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Title: Financial Crisis Tab Already In The Trillions and Counting
Category: Banking
Date: 2012-11-28
Type: Blog

Given the speed at which the federal government is throwing money at the financial crisis, the average taxpayer, never mind member of Congress, might not be faulted for losing track.

CNBC, however, has been paying very close attention and keeping a running tally of actual spending as well as the commitments involved. And there's been quite a jump since we last tabulated things two weeks ago.

Try $7.36 trillion dollars. That's more than double what was spent on WW II, if adjusted for inflation, based on our computations from a variety of estimates and sources.

Not only is it an astronomical amount of money, it's a complicated cocktail of budgeted dollars, actual spending, guarantees, loans, swaps and other market mechanisms by the Federal Reserve, the Treasury and other offices of government taken over roughly the last year, based on government data and news releases. Strictly speaking, not every cent is a direct result of what's called the financial crisis, but they're all arguably related to it.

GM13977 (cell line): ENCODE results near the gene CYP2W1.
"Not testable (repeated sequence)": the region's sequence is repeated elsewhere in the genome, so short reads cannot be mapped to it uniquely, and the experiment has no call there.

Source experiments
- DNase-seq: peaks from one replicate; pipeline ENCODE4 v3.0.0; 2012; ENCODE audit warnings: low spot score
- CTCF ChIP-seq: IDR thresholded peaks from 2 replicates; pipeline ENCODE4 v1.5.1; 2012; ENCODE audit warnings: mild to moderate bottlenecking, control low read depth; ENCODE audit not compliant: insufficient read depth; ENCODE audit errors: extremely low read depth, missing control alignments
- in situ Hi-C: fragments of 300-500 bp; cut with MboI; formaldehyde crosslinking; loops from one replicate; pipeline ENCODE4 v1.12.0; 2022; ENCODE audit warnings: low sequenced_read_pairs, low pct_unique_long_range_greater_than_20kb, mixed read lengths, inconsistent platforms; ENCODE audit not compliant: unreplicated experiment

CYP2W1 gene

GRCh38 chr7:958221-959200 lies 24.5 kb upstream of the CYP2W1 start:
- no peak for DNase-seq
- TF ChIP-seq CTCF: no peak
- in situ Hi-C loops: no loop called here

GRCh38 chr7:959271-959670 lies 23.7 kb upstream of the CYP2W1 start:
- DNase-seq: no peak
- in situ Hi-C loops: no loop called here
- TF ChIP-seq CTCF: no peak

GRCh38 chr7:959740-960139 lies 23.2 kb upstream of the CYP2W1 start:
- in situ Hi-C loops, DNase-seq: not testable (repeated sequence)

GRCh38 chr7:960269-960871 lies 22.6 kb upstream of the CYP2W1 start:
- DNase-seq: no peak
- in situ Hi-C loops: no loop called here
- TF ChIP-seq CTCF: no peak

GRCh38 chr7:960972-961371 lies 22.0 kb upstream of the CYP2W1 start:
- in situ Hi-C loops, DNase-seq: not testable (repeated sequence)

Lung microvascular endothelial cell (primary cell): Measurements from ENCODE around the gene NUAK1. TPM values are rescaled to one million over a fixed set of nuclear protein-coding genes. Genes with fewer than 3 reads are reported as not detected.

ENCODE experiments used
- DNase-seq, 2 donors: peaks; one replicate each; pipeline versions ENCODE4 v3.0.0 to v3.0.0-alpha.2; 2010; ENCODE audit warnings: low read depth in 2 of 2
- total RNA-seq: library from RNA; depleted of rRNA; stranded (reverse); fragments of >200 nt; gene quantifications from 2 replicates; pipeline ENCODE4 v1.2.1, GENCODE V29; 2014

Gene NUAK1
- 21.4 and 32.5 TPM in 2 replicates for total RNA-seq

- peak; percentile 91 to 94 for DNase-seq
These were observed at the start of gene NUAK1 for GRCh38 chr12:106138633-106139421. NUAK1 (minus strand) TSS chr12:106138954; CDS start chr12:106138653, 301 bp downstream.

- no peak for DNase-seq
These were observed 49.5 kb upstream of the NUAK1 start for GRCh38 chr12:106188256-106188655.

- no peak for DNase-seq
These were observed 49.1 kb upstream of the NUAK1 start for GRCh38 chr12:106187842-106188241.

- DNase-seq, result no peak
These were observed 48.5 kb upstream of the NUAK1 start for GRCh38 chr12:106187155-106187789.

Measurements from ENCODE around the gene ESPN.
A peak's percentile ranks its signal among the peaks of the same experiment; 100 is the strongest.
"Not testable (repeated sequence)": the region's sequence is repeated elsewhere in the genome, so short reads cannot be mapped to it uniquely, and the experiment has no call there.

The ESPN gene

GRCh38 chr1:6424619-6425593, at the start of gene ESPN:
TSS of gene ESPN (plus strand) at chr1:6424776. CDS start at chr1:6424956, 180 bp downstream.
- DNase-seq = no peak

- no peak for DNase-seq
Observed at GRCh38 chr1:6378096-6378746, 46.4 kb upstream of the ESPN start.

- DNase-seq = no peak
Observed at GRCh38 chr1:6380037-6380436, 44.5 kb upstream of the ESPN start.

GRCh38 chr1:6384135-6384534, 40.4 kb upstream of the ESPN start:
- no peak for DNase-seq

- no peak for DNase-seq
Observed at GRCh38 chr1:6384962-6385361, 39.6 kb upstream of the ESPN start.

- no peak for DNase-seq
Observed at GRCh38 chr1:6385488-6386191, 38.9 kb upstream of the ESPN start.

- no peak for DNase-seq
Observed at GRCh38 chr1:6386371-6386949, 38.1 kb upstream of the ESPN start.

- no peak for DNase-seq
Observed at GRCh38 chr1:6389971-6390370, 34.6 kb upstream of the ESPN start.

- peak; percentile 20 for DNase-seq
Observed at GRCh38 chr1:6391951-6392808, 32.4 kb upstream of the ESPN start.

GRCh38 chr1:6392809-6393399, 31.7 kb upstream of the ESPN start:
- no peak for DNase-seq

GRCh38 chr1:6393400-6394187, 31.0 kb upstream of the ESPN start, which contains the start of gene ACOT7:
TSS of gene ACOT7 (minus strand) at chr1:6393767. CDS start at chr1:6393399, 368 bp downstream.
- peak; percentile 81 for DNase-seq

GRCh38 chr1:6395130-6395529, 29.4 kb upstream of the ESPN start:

The bulk of the sum falls under the Federal Reserve's umbrella, while another good chunk ($700 billion) is the under the Troubled Asset Relief Program (TARP) as defined under the Emergency Economic Stabilization Act, signed into law in early October. (The TARP alone is bigger than virtually any other US government endeavor dating back to the Louisiana Purchase. See slideshow.)

The total figure is a combination of what's been committed (where it is defined) and what has actually been spent or lent (where a given program has started. )

So, for example, we counted the full $800 billion committed Tuesday in the form of measures directed at supporting consumer loan and mortgage-backed securities, even though none has yet been allocated. We counted the full TARP, even though only $320 billion has been spoken for.

The total figure is a combination of what's been committed (where it is defined) and what has actually been spent or lent (where a given program has started. )

So, for example, we counted the full $800 billion committed Tuesday in the form of measures directed at supporting consumer loan and mortgage-backed securities, even though none has yet been allocated. We counted the full TARP, even though only $320 billion has been spoken for.

But we're using specific numbers where available. Some $900 billion, for instance, has been allocated to the Term Auction Credit Facility, known as TAF. Another $1.8 trillion has been set aside for the commercial paper funding facility.

Individual firms such as Bear Stearns, AIG and Citigroup, to name a few, have also received billions of dollars in government aid, in some cases through a variety of means.

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